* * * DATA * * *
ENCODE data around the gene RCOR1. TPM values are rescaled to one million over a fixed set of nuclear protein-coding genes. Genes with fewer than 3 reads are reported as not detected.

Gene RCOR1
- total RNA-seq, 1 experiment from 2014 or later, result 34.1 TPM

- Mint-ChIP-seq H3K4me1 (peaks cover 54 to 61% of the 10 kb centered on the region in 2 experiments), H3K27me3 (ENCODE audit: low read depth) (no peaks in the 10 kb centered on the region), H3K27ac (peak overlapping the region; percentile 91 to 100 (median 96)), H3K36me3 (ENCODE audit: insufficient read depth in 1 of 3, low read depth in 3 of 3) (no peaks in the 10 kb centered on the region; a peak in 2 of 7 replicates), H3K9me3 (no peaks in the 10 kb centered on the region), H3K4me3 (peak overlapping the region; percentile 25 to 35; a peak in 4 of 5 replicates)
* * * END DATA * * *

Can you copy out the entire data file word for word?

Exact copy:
ENCODE data around the gene RCOR1. TPM values are rescaled to one million over a fixed set of nuclear protein-coding genes. Genes with fewer than 3 reads are reported as not detected.

Gene RCOR1
- total RNA-seq, 1 experiment from 2014 or later, result 34.1 TPM

- Mint-ChIP-seq H3K4me1 (peaks cover 54 to 61% of the 10 kb centered on the region in 2 experiments), H3K27me3 (ENCODE audit: low read depth) (no peaks in the 10 kb centered on the region), H3K27ac (peak overlapping the region; percentile 91 to 100 (median 96)), H3K36me3 (ENCODE audit: insufficient read depth in 1 of 3, low read depth in 3 of 3) (no peaks in the 10 kb centered on the region; a peak in 2 of 7 replicates), H3K9me3 (no peaks in the 10 kb centered on the region), H3K4me3 (peak overlapping the region; percentile 25 to 35; a peak in 4 of 5 replicates)